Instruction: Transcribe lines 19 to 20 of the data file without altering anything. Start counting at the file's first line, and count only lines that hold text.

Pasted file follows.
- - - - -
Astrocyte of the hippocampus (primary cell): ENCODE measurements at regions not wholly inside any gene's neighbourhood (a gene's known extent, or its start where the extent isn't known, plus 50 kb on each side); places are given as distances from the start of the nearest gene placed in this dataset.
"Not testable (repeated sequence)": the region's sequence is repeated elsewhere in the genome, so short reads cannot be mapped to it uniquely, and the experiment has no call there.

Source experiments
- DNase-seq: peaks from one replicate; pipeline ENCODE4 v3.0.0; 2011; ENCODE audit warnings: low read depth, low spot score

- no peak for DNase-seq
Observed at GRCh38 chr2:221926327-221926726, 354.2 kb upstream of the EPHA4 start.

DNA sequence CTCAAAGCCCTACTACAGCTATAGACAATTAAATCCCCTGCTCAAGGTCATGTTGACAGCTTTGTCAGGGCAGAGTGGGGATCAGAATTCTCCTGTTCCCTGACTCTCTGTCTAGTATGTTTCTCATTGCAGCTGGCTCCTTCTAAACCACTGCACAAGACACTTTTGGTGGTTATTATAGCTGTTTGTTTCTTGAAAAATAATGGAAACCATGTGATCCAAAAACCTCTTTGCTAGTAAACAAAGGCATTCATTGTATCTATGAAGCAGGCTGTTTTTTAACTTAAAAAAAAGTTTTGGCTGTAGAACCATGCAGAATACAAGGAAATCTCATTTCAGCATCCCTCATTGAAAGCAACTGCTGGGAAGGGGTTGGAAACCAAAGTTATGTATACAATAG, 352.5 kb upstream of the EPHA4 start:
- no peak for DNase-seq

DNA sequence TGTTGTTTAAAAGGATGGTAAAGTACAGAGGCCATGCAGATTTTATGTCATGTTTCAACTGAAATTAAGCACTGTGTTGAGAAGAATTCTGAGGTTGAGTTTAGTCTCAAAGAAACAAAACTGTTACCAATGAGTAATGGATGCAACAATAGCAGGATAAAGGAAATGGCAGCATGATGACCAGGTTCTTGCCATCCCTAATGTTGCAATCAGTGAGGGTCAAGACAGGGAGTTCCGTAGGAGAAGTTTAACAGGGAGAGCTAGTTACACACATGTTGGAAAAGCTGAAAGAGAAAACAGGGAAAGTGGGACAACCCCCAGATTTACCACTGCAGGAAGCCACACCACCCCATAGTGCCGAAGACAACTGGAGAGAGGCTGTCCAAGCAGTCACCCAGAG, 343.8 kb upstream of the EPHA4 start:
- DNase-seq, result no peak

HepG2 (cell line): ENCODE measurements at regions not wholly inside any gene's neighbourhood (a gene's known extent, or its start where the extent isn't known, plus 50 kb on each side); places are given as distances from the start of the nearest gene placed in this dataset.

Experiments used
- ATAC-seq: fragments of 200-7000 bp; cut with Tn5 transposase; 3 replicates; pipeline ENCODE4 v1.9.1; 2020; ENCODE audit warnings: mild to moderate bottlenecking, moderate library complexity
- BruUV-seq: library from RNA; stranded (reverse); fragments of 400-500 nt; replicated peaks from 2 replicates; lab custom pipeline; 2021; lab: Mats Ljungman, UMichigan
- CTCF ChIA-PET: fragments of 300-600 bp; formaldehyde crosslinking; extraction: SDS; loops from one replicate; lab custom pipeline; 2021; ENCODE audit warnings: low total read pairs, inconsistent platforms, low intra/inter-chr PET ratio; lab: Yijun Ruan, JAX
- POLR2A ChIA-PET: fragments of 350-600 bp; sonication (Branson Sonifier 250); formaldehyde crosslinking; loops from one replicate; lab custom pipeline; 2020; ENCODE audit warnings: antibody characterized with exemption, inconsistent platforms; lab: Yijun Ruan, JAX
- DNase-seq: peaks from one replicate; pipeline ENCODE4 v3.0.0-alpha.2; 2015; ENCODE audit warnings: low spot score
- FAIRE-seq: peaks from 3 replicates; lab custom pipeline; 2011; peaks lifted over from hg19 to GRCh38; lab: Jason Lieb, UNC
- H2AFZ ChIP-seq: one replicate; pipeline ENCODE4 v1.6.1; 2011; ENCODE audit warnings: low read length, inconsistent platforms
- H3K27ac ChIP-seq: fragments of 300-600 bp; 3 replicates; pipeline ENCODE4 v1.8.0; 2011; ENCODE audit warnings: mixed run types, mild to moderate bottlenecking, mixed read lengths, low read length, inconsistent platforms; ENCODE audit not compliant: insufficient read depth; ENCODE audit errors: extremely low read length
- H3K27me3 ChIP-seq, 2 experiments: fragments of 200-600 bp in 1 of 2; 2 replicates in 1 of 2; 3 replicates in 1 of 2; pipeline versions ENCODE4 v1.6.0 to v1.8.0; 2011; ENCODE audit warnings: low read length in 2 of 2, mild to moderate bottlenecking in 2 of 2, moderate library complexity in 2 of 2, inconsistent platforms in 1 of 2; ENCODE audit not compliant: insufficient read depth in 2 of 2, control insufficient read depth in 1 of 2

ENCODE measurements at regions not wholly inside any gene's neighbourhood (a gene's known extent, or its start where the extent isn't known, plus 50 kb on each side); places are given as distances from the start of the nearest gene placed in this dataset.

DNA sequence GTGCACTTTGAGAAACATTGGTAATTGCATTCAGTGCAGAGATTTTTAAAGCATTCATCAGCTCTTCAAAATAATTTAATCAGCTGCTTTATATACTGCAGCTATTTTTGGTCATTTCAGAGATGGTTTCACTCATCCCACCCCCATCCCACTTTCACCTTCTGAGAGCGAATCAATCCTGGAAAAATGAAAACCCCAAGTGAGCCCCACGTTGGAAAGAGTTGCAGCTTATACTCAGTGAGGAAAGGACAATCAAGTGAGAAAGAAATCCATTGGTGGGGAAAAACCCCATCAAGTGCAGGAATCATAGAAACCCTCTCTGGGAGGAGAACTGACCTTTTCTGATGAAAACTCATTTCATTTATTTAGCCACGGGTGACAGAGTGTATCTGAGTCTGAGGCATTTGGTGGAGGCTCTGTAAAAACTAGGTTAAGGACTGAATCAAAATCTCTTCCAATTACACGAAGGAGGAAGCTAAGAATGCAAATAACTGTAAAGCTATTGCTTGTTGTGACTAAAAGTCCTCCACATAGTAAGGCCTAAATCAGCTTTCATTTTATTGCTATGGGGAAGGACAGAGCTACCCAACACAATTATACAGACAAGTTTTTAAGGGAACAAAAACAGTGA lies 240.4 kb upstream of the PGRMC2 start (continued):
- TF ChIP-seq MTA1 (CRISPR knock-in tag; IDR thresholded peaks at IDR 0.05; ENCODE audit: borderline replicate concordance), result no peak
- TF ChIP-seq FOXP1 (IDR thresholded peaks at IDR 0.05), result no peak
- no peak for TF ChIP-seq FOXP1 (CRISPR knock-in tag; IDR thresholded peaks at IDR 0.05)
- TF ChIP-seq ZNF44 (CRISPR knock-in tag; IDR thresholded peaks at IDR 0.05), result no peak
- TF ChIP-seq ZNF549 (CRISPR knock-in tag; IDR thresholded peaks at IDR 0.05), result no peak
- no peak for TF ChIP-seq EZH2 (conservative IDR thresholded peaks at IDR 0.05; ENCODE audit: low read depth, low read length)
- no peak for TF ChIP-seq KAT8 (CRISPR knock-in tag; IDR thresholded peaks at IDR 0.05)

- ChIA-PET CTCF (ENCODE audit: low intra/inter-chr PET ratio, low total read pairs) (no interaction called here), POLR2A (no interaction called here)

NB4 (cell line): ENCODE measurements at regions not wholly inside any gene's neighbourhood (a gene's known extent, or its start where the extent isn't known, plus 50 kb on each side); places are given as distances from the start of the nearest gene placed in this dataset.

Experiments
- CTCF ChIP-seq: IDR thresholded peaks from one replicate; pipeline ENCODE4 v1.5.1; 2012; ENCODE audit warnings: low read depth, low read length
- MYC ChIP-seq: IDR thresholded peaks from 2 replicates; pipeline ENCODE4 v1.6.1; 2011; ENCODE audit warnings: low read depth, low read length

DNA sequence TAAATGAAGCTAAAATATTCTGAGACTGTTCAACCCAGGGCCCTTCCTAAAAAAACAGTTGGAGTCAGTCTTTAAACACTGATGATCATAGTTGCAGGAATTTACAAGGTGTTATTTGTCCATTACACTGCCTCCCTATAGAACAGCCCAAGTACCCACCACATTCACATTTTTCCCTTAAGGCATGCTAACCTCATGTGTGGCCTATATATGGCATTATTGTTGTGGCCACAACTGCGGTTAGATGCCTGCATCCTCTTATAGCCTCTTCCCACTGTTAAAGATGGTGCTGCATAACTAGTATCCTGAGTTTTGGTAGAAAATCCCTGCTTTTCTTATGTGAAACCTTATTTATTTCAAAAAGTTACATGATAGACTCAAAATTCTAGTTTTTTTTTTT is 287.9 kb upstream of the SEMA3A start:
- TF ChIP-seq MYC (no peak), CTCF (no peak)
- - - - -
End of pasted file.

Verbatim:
- H2AFZ ChIP-seq: one replicate; pipeline ENCODE4 v1.6.1; 2011; ENCODE audit warnings: low read length, inconsistent platforms
- H3K27ac ChIP-seq: fragments of 300-600 bp; 3 replicates; pipeline ENCODE4 v1.8.0; 2011; ENCODE audit warnings: mixed run types, mild to moderate bottlenecking, mixed read lengths, low read length, inconsistent platforms; ENCODE audit not compliant: insufficient read depth; ENCODE audit errors: extremely low read length